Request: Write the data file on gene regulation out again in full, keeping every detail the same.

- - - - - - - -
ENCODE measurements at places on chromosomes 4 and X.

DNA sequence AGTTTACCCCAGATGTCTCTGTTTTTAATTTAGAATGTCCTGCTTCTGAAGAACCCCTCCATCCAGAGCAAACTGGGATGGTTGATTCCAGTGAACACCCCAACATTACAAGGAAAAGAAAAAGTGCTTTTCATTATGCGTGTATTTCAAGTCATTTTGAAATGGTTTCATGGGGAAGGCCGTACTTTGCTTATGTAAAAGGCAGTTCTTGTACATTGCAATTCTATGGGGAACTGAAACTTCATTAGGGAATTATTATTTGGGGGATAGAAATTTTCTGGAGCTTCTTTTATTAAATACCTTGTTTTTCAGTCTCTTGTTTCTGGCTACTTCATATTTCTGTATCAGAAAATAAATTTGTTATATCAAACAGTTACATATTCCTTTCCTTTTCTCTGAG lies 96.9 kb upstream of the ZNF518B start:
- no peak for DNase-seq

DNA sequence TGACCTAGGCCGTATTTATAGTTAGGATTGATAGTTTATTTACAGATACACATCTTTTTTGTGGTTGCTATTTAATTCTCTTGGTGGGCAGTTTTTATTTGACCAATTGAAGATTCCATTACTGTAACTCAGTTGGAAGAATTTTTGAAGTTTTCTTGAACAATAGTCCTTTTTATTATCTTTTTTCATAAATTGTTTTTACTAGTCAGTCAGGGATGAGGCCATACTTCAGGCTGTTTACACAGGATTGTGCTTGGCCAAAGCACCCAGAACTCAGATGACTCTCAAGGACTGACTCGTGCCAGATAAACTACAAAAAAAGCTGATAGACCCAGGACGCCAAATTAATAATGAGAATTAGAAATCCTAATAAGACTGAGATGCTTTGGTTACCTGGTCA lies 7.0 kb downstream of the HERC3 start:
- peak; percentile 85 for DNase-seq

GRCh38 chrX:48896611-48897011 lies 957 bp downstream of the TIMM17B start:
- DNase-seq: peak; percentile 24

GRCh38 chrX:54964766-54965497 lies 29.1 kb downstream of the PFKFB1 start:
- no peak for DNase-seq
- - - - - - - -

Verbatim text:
ENCODE measurements at places on chromosomes 4 and X.

DNA sequence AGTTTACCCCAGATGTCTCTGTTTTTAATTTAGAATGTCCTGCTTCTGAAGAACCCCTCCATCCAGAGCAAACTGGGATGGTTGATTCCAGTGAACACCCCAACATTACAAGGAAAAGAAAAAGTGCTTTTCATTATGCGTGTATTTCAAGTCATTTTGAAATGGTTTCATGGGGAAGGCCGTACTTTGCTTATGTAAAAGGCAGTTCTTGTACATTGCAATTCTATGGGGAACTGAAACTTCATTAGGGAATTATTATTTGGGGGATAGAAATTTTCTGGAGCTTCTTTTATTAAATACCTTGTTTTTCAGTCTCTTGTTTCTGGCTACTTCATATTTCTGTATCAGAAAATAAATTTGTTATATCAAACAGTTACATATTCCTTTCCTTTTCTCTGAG lies 96.9 kb upstream of the ZNF518B start:
- no peak for DNase-seq

DNA sequence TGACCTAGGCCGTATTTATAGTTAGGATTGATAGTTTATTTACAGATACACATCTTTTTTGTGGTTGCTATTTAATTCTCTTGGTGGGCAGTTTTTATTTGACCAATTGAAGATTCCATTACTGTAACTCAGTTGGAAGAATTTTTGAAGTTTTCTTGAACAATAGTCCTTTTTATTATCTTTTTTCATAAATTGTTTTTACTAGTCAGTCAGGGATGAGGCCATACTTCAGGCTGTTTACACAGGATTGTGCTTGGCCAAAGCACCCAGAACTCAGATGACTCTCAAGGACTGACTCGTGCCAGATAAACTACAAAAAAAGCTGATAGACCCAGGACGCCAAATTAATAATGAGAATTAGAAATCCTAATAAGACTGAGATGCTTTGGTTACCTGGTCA lies 7.0 kb downstream of the HERC3 start:
- peak; percentile 85 for DNase-seq

GRCh38 chrX:48896611-48897011 lies 957 bp downstream of the TIMM17B start:
- DNase-seq: peak; percentile 24

GRCh38 chrX:54964766-54965497 lies 29.1 kb downstream of the PFKFB1 start:
- no peak for DNase-seq